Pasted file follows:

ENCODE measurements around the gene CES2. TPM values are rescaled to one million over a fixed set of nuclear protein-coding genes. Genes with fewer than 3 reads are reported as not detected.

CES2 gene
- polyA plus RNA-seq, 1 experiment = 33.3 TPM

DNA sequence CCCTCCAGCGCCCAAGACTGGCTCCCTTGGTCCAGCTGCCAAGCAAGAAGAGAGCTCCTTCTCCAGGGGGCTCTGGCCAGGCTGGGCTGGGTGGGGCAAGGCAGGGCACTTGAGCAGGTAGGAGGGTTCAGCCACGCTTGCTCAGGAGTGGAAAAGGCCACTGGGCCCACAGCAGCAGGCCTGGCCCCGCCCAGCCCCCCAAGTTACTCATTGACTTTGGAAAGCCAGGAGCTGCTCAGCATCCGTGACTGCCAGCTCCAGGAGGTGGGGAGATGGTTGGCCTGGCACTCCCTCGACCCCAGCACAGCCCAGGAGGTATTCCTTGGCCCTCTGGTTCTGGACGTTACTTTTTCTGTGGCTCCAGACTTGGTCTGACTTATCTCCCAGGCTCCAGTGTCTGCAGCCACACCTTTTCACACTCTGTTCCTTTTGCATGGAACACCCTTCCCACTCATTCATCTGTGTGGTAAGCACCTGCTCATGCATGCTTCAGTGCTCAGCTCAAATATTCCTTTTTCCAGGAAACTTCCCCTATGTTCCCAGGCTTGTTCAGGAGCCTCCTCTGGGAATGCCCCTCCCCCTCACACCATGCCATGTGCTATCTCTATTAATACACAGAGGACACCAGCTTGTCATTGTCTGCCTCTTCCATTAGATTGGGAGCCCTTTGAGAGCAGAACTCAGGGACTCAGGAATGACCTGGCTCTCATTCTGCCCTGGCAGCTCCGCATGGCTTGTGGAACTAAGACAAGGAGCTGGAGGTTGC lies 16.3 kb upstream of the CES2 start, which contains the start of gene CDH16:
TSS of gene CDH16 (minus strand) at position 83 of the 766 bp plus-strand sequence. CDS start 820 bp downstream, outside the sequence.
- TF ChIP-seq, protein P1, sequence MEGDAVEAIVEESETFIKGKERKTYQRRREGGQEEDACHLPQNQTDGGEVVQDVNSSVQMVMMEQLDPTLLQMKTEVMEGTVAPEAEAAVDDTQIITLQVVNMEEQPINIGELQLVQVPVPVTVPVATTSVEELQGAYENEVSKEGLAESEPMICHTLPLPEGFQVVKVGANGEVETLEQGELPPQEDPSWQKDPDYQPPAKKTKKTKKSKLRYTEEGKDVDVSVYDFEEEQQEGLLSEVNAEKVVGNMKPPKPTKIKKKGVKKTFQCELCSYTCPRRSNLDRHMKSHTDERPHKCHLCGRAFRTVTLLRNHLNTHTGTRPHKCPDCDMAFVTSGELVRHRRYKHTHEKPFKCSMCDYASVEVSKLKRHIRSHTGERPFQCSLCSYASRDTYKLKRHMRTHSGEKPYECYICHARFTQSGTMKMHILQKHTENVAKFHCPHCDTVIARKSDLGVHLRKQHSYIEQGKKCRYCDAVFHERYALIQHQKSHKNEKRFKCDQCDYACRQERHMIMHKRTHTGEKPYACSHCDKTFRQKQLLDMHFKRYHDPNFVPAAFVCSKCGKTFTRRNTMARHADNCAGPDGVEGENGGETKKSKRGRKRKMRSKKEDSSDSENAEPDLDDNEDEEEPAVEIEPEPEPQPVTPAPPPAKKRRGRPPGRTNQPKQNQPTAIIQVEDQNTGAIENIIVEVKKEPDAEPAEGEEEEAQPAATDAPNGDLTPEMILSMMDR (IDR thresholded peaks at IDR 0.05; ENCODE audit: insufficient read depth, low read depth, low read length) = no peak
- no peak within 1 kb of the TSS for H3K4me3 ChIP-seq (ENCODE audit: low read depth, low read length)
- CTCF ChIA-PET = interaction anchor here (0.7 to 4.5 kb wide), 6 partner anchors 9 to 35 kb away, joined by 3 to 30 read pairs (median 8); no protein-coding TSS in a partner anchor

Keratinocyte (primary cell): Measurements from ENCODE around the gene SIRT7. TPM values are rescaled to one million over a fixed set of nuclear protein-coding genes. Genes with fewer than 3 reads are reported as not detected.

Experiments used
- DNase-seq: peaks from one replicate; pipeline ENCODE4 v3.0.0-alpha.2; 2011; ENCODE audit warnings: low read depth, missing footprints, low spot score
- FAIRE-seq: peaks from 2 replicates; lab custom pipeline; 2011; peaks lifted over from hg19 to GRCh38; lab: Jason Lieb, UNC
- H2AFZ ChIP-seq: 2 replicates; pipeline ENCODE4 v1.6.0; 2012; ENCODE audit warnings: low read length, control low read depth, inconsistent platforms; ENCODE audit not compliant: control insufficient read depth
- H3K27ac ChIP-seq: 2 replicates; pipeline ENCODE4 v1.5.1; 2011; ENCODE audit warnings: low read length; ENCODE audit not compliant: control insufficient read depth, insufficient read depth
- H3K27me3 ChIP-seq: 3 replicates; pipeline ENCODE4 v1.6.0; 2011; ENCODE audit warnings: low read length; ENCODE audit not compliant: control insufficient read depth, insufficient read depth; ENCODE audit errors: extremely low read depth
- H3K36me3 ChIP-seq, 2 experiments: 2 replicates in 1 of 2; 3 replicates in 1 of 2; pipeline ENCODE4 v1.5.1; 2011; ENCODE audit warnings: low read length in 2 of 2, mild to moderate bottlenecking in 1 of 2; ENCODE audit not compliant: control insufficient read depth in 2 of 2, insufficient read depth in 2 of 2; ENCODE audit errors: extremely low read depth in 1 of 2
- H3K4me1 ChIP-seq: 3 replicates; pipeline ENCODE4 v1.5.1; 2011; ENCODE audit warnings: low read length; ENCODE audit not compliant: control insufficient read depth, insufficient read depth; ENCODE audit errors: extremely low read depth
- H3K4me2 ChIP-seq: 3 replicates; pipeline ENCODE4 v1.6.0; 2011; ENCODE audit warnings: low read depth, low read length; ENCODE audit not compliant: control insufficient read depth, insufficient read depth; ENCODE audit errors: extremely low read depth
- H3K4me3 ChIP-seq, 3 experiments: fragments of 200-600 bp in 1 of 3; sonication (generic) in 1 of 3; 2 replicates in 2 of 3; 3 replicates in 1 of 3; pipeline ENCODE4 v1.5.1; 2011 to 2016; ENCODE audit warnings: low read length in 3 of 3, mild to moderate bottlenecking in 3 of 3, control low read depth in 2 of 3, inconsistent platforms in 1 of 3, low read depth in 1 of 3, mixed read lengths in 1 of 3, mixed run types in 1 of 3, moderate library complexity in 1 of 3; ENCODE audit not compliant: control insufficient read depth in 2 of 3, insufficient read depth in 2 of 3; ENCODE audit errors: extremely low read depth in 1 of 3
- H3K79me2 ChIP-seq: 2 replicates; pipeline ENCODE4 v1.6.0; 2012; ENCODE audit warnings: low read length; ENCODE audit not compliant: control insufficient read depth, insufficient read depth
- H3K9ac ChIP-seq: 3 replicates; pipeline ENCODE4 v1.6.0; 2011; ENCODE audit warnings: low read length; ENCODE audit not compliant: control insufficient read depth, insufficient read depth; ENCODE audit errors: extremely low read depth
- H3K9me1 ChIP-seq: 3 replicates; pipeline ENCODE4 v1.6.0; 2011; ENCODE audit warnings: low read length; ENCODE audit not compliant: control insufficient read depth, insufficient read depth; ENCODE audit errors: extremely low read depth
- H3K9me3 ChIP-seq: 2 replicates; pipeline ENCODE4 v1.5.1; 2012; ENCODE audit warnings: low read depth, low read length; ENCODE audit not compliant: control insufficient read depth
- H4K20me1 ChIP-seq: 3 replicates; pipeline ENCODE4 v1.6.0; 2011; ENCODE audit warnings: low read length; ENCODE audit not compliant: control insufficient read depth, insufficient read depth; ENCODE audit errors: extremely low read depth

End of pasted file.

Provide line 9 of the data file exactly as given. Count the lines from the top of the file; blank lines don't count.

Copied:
Keratinocyte (primary cell): Measurements from ENCODE around the gene SIRT7. TPM values are rescaled to one million over a fixed set of nuclear protein-coding genes. Genes with fewer than 3 reads are reported as not detected.